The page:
Napalm Picnic

I picked up the thermometer by the bedside table and shook it. Every day I took my temperature and recorded it on grid paper, trying to determine when I was ovulating. Sam and I lived in a Victorian split long ago into an apartment on each floor. Our bedroom was off the kitchen, with a tall, gated window covered by a curtain I’d sewn.

My primary care person, a nurse practitioner in San Francisco’s Castro District, had told me for years not to worry, but I did. The notebooks I stored in a suitcase in the closet were filled with my fears. My FSH levels were normal—I was new to infertility-related acronyms. I never said that word, infertility, in my mind. I was way too superstitious and optimistic. Basically, normal FSH levels meant I wasn’t struggling too hard to produce the follicle-stimulating hormone necessary for ovulation.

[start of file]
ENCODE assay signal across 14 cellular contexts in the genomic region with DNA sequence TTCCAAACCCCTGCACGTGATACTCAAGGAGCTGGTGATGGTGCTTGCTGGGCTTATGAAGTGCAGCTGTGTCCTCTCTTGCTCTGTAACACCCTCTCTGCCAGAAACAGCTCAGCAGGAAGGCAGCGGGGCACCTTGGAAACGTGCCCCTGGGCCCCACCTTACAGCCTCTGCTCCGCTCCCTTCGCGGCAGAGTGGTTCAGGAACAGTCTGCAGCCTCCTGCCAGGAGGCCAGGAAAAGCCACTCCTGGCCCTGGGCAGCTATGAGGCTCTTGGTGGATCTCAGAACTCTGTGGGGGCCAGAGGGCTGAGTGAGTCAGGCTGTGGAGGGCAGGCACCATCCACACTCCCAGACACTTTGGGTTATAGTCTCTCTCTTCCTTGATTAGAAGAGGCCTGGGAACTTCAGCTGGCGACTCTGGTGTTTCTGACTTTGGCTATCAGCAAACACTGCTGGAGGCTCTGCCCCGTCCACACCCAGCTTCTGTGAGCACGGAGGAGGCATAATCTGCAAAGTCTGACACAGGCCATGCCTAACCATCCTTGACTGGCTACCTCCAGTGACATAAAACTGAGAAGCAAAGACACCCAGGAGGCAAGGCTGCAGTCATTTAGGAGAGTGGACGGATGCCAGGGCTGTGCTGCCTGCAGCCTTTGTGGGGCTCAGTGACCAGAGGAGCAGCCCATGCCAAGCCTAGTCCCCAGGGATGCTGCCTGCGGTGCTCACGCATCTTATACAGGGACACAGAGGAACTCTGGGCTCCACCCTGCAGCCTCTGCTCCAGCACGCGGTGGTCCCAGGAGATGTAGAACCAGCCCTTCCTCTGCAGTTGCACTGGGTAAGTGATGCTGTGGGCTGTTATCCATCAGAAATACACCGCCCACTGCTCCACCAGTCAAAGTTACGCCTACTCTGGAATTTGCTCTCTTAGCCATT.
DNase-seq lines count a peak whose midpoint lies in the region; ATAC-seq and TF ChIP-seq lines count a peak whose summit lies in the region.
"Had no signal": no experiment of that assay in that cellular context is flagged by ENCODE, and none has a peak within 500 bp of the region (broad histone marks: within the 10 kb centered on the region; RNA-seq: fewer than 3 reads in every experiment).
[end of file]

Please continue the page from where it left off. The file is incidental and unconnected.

Every annual checkup, I’d walk past the stacks of HIV prevention pamphlets in the office and lay down for this nurse practitioner. She told me my breasts felt good—soft and healthy—almost like she was evaluating their allure. I put my feet in terry-cloth-draped stirrups so she could feel my uterus. Good, good. No STDs. Regular sex. Healthy. Good genes. No problemo. She massaged my breasts for nonexistent lumps and said, “There’s a population crisis.” Who was I but one more woman adding to the problem? She said, “You’ll get pregnant.”

After three years of hearing me worry, she told me to get a test to see if my tubes were blocked. I’d never heard of tubes damming up, much less this test.

The thermometer hit the edge of the bedside table and broke, shattering glass. Tiny silver spheres tapped across the wood floor. I swore and knelt down to dab them in a Kleenex, feeling like I was bringing bad luck to myself—to my body—mercury poisoning was not good for primping the body for pregnancy.

I wanted this blood token. I wanted a baby of my blood—of Sam’s blood. Make something of our misfit lives. I was well-rounded and grieving each month. Drip. Stain.

More